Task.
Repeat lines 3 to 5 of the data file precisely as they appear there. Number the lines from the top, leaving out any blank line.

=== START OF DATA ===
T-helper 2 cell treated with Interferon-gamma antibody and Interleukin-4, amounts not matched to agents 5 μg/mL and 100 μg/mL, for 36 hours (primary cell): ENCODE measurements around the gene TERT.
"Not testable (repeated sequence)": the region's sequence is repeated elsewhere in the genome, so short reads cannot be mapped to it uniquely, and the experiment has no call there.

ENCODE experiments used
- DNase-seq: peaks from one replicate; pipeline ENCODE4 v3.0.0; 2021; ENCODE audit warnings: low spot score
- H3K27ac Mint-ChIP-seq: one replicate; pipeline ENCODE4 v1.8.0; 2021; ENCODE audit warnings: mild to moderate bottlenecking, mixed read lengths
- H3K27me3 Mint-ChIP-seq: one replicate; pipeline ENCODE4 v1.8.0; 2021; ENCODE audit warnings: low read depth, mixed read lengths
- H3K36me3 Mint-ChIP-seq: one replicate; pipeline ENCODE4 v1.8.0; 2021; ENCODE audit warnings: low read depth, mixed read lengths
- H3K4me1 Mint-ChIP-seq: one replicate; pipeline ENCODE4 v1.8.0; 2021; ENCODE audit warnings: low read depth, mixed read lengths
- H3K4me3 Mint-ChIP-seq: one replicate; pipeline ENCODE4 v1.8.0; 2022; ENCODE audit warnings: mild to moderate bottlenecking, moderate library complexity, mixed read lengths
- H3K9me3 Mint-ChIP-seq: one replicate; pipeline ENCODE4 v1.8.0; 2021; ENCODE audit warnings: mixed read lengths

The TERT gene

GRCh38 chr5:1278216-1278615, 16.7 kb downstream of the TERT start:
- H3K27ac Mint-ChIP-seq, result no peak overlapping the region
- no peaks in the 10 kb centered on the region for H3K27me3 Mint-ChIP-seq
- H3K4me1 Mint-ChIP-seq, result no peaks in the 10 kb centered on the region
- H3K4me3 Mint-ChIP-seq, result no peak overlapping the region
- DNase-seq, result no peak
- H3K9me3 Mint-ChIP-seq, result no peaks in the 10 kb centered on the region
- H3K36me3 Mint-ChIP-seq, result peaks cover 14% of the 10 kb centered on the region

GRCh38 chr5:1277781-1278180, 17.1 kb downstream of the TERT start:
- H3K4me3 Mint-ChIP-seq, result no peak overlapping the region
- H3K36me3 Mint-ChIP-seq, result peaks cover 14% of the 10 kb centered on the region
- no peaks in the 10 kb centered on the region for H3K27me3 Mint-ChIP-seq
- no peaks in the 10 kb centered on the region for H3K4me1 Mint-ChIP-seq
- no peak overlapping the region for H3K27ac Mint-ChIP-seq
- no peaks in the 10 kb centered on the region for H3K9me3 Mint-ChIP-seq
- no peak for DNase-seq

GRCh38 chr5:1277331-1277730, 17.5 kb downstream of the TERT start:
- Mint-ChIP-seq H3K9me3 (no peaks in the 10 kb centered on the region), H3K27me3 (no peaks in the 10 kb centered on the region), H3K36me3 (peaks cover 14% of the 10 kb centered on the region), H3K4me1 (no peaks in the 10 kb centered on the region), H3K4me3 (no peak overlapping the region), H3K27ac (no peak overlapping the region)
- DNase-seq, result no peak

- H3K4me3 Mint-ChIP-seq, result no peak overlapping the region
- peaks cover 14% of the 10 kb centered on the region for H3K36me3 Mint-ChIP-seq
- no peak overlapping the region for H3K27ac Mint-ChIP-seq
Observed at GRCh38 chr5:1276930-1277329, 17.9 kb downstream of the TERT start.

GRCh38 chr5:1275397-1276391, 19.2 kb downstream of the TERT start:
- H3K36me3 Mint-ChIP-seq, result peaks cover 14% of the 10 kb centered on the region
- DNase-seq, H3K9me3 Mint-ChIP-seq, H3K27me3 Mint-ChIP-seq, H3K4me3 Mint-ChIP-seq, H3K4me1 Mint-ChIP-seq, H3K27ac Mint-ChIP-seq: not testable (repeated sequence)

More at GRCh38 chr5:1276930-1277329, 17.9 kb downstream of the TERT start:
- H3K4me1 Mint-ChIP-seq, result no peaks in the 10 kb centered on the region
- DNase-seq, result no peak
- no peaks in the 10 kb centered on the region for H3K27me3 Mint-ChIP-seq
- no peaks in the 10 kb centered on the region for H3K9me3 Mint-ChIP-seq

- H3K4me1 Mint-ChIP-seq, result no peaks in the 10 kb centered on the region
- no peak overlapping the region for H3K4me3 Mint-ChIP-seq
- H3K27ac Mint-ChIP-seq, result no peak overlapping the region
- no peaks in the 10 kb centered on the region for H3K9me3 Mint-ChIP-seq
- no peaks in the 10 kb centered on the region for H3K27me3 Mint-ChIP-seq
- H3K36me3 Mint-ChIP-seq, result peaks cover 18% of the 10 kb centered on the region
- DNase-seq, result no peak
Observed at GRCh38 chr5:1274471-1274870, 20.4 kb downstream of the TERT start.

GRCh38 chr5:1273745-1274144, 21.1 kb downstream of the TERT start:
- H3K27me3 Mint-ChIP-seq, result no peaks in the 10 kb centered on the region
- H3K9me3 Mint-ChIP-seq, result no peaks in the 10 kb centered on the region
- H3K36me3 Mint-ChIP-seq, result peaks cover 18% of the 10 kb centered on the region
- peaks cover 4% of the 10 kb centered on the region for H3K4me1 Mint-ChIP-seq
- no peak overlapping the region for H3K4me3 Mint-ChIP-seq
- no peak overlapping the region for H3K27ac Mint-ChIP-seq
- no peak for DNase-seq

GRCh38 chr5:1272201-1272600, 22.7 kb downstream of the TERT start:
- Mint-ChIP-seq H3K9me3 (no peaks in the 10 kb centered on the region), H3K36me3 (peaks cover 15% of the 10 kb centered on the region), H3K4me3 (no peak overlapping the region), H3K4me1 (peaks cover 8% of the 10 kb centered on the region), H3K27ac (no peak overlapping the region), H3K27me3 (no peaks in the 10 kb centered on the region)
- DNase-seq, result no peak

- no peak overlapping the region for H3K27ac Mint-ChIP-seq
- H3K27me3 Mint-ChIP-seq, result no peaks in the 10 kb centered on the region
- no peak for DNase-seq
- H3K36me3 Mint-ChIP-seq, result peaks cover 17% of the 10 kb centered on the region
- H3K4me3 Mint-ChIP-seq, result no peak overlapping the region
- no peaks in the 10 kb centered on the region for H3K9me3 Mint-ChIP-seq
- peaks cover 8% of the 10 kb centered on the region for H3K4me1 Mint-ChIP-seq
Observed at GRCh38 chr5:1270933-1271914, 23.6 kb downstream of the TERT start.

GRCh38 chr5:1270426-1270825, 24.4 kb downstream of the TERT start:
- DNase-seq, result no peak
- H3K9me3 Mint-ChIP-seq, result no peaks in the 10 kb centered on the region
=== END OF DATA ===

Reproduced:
ENCODE experiments used
- DNase-seq: peaks from one replicate; pipeline ENCODE4 v3.0.0; 2021; ENCODE audit warnings: low spot score
- H3K27ac Mint-ChIP-seq: one replicate; pipeline ENCODE4 v1.8.0; 2021; ENCODE audit warnings: mild to moderate bottlenecking, mixed read lengths